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The study sought to establish the factors that influence the parents’ involvement in early
childhood education in Kathonzweni district.   The purpose of the study was to establish factors
that influence parents’ involvement in the children’s academic achievement in early childhood
education in Kathonzweni district.   The study was set under the following research questions:
what is the influence of parents’ poverty level, marital status, literacy level and cultural beliefs
on their participation in their children’s academic achievement in early childhood education?  
The data for this study was drawn from respondents  through purposive, stratified and simple
random sampling procedures from the entire population of ECE centers in the district.  The
samples included; Headteachers, pre-school teachers, parents and pre-school children. The
parents’ participation in early childhood education was used to assess the relationship between
the independent variable of poverty level, marital status, education level and cultural beliefs and
the explanatory (dependent) variable of academic achievement skills.  The study was confined to
172 respondents who included: eight Head teachers, eight pre-school teachers, sixty parents and
ninety six pre-school children who were sampled through simple random, purposive and
stratified sampling procedures from twenty pre-schools.  The research variables used in the study
included income (poverty level), literacy level, marital status and cultural beliefs.  The results
obtained from the questionnaires, interview schedule and document analysis tools (instruments)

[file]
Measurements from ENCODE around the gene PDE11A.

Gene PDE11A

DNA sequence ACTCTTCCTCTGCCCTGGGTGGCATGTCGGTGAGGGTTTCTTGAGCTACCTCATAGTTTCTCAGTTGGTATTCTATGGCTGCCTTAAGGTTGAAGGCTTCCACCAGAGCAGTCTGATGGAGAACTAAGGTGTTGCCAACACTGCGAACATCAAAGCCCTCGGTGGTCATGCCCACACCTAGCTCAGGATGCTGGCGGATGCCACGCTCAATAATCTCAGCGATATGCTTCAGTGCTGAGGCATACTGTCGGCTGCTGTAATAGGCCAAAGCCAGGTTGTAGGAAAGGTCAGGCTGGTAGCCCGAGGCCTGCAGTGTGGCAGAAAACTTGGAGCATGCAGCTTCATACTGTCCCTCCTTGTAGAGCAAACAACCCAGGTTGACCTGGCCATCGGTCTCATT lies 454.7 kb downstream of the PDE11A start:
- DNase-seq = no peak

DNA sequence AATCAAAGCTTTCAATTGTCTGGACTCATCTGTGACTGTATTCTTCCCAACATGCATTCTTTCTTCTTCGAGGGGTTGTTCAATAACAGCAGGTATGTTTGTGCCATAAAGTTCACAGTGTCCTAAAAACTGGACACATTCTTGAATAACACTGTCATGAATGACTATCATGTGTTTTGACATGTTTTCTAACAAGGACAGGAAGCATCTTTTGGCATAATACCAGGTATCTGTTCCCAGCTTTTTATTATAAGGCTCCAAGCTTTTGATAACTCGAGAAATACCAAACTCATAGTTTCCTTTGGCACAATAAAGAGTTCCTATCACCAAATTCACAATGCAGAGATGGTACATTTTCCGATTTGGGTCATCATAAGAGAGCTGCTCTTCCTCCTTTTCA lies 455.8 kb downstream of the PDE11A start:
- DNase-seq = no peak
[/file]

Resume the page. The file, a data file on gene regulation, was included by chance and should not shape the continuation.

indicated that, majority of the parents do not fully take part in early childhood education. It is
evident from the findings that, the parents’ poverty level, literacy level, marital status and
cultural beliefs were significant in the way they participate in early childhood education. The
results of this study supported the factor that, parents in the highest social class did not fully
involve themselves in their children’s academic achievement as it was expected.  In addition,
ECE centers started in areas with educated parents  in urban centers did not perform well
academically, compared to those in rural areas.  The cultural beliefs of the parents affected most
of the rural areas than the urban ECE centers.  The private pre-schools were better than the
public pre-schools in learning facilities and academic achievement. There were also marital
differences in participation of parents in the early childhood education, with the married women
parents showing more concern than the married males. The main policy implication of this study
includes the empowerment of women through formal education and of the rural parents, which
are critically important in the promotion of children’s academic achievement.  There is also need
to initiate school feeding programmes and pre-school income generating projects, which will
enable the parents to participate fully in their children’s academic achievement.  
The study concluded that the MOEST should improve funding system in ECE and also shed light
to policy makers to formulate appropriate ECE policies and changes.


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